SHINee’s return to their group’s music career isn’t complete without the return to the Japanese market, which they have been active in since 2011. Earlier this year, the group returned with Don’t Call Me and Atlantis in Korea. And before Taemin enlisted into the military, the group returned with their first ever Japanese mini-album which shares the same name as the title track. SUPERSTAR, while is another pleasant track, it also rather forgettable for the most part. However, that doesn’t mean that SHINee didn’t do a good job. Their vocals and rapping were all pretty good and showed solid effort. The funky instrumentation was a good element, which helped give the song that aforementioned pleasant vibe. I also liked incorporation of brass and when the members sang together. I feel that SUPERSTAR could have been better with stronger hooks and melodies. But overall, still a decent song. For the music video, it begins with the members at a press conference and in front of the cameras. But the rest of the video shows the more homey life of the group. Not too bad of a concept. I did like the cool transition in the video into the SuperStar Revolution arcade game. The best aspect of this release for me is the choreography. It is simple but definitely works extremely well with the pleasant feel of the song. I also liked the chemistry they brought to the performance, interacting with one another and keeping the choreography light and carefree, rather than a strict and precise routine. It made everything enjoyable and definitely showcases their bond after 13 years. (7.6/10)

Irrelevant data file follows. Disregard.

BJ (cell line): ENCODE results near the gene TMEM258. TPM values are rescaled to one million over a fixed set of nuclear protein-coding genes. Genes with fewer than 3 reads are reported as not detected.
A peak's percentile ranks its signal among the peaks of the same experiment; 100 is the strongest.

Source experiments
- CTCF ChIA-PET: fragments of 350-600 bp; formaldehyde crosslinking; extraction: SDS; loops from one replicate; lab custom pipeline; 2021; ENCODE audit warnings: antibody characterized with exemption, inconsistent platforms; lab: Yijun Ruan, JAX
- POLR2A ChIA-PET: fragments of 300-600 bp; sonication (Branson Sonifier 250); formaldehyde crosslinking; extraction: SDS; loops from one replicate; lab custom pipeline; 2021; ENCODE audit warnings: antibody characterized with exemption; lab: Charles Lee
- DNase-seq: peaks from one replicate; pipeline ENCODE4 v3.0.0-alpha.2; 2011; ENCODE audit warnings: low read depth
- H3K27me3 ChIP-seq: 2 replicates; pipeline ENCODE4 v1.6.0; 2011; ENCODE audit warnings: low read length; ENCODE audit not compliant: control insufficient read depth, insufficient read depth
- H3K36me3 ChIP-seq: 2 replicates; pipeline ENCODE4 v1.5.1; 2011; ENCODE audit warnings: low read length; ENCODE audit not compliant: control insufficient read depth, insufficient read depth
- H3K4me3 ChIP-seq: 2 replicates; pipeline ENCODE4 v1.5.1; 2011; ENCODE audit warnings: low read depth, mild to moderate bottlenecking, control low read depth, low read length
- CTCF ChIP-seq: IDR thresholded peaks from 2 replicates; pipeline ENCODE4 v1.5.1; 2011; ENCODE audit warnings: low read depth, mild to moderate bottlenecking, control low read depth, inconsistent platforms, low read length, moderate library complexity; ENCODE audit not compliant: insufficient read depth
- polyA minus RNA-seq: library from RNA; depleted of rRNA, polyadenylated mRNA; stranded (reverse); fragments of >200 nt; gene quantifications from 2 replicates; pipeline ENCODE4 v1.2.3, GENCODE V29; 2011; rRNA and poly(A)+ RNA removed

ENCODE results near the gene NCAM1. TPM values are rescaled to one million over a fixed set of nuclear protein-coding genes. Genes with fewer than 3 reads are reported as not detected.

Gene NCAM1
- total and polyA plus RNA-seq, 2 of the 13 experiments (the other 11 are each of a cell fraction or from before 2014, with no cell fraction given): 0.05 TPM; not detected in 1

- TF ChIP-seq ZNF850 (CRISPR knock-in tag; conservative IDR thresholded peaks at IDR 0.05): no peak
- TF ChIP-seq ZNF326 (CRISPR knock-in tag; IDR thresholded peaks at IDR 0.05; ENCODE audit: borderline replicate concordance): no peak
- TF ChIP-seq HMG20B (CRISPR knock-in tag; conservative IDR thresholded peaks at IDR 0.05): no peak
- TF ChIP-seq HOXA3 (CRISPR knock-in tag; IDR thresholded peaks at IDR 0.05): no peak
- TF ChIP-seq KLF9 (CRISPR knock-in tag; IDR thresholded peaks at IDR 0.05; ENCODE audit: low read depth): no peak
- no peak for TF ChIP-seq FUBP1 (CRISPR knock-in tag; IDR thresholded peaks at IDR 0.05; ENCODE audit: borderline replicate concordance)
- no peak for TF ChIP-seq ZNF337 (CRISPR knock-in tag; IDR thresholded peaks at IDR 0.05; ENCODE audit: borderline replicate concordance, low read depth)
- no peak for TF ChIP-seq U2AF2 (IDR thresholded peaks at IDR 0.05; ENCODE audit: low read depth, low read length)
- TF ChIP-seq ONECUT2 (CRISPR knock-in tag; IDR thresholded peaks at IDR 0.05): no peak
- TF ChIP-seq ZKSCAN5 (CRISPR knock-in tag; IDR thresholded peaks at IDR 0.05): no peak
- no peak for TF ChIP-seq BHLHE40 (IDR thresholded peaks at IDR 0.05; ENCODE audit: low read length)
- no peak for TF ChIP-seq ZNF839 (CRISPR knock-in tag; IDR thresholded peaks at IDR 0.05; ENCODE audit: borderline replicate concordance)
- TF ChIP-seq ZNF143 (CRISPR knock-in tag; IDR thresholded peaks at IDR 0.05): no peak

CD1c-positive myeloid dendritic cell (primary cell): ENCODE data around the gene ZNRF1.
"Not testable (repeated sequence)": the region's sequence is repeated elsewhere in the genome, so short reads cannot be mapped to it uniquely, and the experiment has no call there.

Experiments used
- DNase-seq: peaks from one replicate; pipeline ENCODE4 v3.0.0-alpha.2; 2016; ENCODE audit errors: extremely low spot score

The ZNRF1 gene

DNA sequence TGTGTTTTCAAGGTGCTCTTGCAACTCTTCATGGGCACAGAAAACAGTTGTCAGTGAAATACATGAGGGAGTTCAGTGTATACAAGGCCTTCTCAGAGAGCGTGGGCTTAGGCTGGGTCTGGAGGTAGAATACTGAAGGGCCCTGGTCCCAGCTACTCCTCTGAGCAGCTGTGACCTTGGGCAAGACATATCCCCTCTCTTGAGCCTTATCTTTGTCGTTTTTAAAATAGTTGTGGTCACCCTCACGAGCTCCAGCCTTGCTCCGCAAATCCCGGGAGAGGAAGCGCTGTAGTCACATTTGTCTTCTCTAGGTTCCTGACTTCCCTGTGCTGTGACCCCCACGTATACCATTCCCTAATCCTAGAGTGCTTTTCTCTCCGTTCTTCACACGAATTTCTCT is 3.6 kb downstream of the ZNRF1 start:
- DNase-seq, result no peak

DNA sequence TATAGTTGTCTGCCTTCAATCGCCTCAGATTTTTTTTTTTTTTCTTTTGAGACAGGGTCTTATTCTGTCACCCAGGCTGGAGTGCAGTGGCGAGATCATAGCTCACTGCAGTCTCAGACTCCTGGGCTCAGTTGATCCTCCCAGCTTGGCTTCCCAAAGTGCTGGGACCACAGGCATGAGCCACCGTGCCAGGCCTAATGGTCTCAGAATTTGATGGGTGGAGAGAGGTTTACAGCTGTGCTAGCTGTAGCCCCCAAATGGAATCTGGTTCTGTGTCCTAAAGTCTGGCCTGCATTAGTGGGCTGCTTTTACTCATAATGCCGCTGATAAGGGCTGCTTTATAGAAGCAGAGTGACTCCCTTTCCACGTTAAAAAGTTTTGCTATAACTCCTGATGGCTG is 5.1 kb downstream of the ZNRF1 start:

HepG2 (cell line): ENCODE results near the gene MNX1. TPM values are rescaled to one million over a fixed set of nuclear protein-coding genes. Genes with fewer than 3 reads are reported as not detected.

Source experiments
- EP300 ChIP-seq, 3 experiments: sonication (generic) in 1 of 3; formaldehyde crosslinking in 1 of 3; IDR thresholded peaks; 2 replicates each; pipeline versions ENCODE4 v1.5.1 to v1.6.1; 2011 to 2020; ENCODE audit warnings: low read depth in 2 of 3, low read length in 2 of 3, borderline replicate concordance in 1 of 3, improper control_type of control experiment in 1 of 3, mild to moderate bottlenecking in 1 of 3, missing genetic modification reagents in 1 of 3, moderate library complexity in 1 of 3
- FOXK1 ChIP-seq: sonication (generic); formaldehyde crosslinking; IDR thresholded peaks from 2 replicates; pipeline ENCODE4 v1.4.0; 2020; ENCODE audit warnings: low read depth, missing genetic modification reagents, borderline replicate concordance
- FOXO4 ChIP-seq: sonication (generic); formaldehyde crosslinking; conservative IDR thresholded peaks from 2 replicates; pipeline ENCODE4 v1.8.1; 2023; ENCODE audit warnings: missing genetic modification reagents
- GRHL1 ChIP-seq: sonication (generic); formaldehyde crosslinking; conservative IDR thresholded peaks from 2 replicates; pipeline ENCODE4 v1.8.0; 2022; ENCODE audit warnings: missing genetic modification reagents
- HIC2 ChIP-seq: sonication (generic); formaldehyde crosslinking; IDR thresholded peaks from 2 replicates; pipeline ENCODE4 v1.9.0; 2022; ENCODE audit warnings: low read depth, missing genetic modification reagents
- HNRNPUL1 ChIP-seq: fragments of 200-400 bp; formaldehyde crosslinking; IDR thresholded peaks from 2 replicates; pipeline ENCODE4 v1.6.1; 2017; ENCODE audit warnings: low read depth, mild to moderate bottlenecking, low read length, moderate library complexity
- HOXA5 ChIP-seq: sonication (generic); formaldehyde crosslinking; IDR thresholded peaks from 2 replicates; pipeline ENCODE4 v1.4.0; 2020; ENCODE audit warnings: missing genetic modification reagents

LMLY – Jackson Wang